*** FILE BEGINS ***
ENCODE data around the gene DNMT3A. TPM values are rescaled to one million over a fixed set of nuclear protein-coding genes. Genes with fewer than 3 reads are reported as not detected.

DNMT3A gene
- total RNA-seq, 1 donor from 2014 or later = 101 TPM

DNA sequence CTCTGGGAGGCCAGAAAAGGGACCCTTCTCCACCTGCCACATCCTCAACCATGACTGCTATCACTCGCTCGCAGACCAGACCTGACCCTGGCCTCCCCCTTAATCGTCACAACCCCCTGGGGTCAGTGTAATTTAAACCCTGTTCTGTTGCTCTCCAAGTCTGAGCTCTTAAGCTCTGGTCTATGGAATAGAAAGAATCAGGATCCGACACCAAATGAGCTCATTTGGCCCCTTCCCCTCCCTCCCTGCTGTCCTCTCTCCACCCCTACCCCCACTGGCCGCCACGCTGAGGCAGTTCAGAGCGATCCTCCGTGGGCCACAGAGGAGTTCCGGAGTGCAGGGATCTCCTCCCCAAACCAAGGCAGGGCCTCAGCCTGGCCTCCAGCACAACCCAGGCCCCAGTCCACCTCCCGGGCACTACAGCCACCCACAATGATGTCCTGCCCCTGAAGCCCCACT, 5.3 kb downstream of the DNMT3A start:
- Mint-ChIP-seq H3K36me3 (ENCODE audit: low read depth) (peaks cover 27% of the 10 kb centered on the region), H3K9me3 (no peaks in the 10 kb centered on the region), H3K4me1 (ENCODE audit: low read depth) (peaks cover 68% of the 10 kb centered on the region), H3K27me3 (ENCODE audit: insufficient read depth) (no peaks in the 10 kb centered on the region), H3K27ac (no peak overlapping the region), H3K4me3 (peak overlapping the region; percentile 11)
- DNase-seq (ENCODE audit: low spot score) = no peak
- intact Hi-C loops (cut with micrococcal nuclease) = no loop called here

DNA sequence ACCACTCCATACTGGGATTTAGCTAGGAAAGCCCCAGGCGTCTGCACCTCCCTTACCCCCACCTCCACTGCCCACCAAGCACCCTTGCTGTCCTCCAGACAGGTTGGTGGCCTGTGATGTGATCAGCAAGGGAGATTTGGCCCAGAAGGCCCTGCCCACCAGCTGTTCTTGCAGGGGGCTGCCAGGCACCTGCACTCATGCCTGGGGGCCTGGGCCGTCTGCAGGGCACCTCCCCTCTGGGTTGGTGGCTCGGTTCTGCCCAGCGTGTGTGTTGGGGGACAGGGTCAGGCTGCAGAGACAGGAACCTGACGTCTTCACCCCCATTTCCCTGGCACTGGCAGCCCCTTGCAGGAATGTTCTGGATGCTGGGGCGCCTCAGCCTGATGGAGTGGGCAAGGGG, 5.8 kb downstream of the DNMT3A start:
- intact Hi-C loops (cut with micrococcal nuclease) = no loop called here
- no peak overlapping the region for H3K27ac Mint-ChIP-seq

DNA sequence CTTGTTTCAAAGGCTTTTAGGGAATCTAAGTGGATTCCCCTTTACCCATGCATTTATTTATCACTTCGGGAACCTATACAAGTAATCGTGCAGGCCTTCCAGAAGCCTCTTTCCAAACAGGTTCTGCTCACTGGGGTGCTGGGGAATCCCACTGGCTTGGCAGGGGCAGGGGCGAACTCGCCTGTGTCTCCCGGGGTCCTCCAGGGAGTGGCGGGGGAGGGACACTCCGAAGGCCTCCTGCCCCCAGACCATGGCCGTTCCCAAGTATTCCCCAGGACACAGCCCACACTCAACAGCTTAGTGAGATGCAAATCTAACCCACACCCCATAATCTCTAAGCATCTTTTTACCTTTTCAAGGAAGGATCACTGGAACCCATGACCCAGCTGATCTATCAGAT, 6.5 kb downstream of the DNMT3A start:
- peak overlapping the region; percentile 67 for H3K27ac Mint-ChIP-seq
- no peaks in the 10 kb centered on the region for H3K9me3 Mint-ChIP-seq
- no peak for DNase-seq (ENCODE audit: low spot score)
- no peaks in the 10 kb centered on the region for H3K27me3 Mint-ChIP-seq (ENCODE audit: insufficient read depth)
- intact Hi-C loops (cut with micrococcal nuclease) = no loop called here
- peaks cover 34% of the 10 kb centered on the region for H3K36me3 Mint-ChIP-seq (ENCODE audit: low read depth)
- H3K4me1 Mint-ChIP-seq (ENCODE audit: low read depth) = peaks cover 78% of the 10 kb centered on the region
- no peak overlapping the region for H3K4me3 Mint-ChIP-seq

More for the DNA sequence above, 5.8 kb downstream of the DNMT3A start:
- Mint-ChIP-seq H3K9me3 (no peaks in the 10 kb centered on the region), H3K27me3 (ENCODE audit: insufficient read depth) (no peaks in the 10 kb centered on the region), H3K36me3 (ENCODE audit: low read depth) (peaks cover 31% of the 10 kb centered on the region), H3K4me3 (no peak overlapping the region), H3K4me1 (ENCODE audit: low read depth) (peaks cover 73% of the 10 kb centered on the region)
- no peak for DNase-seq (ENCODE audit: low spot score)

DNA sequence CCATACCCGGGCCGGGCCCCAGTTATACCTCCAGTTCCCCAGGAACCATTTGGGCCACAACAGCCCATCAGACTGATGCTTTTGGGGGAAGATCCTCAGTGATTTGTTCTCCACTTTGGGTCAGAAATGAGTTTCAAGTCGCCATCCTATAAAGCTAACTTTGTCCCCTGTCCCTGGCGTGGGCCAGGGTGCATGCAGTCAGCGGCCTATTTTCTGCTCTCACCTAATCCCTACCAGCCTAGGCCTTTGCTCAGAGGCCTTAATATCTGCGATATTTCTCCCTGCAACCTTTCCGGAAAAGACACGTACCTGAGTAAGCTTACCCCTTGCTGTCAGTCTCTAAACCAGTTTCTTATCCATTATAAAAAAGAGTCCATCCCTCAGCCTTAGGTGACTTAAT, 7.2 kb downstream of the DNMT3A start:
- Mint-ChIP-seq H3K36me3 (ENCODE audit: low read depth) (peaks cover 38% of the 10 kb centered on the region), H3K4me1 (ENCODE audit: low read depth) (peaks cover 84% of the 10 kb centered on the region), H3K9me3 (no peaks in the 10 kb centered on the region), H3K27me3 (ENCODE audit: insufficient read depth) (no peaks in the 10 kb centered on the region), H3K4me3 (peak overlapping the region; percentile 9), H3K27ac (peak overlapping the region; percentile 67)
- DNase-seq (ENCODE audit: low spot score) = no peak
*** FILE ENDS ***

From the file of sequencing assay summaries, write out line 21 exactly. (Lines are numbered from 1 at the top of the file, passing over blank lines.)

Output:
- Mint-ChIP-seq H3K9me3 (no peaks in the 10 kb centered on the region), H3K27me3 (ENCODE audit: insufficient read depth) (no peaks in the 10 kb centered on the region), H3K36me3 (ENCODE audit: low read depth) (peaks cover 31% of the 10 kb centered on the region), H3K4me3 (no peak overlapping the region), H3K4me1 (ENCODE audit: low read depth) (peaks cover 73% of the 10 kb centered on the region)